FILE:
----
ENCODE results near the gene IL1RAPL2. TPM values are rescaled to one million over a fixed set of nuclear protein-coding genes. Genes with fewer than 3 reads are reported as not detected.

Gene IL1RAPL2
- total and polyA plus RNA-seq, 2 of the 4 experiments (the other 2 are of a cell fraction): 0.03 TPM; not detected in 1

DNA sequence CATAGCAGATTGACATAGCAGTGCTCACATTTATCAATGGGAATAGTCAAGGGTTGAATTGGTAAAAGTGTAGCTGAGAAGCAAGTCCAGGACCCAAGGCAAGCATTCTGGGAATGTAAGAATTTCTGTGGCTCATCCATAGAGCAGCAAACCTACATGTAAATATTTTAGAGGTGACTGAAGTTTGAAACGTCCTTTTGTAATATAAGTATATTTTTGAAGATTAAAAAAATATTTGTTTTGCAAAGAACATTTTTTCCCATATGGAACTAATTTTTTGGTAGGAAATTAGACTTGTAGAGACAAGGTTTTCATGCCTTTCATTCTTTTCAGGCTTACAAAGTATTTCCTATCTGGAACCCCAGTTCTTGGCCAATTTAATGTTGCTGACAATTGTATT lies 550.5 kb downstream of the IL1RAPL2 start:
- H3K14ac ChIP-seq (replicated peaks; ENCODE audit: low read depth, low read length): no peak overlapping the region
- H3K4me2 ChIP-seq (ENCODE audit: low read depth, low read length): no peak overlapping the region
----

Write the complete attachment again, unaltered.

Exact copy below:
ENCODE results near the gene IL1RAPL2. TPM values are rescaled to one million over a fixed set of nuclear protein-coding genes. Genes with fewer than 3 reads are reported as not detected.

Gene IL1RAPL2
- total and polyA plus RNA-seq, 2 of the 4 experiments (the other 2 are of a cell fraction): 0.03 TPM; not detected in 1

DNA sequence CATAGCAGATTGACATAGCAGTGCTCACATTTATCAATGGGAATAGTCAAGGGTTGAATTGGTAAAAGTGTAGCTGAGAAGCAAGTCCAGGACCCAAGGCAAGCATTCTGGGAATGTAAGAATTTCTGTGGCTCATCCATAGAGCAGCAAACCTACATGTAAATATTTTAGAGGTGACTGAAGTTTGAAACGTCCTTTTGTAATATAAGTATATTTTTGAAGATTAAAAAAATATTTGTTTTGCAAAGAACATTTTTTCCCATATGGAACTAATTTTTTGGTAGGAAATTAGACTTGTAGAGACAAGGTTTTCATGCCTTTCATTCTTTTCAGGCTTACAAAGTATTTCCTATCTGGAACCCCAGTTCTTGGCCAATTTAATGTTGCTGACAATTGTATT lies 550.5 kb downstream of the IL1RAPL2 start:
- H3K14ac ChIP-seq (replicated peaks; ENCODE audit: low read depth, low read length): no peak overlapping the region
- H3K4me2 ChIP-seq (ENCODE audit: low read depth, low read length): no peak overlapping the region